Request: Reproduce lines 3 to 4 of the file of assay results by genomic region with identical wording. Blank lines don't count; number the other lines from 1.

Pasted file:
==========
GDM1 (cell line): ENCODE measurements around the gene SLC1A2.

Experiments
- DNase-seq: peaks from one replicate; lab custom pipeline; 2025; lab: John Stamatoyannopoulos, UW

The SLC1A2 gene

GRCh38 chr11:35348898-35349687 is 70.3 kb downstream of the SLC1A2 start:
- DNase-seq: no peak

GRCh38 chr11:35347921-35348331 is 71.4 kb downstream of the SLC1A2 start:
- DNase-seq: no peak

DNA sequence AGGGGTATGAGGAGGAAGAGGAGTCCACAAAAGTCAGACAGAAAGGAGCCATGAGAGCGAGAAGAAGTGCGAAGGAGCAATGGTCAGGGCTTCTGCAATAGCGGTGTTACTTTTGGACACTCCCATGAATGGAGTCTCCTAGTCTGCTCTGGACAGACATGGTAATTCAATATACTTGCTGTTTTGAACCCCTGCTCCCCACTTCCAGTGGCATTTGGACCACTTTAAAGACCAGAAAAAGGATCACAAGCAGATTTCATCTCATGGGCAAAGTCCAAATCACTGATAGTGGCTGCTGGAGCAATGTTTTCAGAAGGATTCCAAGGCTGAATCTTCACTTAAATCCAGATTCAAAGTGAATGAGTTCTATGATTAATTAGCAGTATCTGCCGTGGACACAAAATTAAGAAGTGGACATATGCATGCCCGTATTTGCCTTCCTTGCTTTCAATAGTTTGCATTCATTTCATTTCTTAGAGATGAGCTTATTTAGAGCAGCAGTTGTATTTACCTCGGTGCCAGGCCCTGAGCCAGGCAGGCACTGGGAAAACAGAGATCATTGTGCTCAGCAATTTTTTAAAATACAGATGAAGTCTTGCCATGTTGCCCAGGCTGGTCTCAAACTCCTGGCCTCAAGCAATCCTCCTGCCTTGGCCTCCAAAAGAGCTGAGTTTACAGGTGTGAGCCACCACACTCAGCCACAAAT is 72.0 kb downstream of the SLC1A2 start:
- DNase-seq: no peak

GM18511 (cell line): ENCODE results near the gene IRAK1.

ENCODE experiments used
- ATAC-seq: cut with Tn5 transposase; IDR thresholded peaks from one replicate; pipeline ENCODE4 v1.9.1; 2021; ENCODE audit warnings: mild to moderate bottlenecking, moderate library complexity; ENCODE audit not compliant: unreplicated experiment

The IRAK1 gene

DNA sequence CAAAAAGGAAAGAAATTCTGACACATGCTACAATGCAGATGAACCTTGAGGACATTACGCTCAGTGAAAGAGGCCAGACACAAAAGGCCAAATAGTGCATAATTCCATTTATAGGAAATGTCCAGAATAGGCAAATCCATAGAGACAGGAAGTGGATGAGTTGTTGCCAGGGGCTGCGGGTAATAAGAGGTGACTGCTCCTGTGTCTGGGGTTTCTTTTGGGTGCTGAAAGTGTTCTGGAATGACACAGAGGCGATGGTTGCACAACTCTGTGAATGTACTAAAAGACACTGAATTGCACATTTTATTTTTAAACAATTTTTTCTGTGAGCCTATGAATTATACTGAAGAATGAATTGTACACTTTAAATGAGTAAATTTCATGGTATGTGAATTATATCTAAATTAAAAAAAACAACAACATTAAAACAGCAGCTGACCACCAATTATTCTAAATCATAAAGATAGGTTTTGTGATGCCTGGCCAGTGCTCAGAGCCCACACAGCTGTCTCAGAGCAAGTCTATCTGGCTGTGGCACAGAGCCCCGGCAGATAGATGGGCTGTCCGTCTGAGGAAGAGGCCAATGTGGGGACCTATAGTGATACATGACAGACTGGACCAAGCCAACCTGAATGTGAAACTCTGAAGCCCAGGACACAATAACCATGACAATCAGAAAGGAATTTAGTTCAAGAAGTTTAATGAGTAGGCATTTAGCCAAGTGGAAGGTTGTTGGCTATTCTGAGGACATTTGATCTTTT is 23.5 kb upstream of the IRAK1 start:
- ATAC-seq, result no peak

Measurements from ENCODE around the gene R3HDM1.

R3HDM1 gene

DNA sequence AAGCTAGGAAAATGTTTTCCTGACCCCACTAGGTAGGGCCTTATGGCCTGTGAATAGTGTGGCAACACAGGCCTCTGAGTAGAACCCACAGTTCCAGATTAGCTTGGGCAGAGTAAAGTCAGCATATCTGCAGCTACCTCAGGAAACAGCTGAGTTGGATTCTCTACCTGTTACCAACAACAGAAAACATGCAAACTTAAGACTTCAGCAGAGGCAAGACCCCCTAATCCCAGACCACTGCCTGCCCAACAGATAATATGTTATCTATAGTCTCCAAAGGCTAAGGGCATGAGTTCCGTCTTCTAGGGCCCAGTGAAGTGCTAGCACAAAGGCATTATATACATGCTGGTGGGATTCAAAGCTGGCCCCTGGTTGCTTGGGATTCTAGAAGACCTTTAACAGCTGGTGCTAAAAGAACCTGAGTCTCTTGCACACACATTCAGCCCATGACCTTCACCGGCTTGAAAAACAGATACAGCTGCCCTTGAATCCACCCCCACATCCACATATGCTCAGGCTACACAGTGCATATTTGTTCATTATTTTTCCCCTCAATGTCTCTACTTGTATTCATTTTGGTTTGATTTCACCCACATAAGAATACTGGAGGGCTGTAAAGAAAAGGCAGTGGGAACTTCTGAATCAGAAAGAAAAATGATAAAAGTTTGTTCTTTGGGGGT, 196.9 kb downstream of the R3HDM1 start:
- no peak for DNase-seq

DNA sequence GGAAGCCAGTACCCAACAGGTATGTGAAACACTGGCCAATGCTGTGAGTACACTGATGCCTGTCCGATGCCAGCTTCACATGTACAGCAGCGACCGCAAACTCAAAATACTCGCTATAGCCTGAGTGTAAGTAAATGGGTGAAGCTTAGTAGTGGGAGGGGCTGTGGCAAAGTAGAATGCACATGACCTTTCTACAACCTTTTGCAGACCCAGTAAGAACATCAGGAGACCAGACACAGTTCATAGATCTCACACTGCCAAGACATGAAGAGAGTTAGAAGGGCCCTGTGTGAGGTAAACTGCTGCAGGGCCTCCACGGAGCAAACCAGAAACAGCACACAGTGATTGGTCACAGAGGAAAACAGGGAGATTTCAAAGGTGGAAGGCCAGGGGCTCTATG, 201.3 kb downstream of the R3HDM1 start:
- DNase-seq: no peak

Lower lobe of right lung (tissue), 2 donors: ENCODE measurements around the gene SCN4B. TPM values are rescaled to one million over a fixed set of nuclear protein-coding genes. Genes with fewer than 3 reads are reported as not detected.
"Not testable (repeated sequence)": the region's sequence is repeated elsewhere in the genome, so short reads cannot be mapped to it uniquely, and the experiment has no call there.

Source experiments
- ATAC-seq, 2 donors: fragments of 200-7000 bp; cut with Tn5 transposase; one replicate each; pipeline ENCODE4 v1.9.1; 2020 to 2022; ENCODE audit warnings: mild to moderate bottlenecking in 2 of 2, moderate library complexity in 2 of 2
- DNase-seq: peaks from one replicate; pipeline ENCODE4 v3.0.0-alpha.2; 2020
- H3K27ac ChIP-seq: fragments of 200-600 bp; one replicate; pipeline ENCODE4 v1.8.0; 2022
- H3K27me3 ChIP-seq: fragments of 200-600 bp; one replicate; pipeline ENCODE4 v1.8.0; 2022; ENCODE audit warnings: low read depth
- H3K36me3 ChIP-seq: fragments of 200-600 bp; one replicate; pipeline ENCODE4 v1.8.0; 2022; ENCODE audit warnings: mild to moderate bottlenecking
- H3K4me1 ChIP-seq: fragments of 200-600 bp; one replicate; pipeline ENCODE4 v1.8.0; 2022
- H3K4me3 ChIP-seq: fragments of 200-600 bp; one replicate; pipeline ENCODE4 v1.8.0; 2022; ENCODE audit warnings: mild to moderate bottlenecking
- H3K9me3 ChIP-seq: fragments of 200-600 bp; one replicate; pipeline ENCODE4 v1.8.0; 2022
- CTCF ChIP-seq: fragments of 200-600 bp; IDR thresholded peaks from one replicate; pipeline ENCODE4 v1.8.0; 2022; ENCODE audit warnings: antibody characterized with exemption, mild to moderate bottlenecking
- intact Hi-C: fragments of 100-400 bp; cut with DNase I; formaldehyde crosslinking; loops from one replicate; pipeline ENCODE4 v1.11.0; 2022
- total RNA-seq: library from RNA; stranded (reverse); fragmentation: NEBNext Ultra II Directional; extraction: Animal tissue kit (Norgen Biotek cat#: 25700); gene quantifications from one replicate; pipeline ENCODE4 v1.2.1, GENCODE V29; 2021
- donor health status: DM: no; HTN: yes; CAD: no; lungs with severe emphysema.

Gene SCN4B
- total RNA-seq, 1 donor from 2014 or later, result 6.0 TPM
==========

- DNase-seq: peaks from one replicate; lab custom pipeline; 2025; lab: John Stamatoyannopoulos, UW

The SLC1A2 gene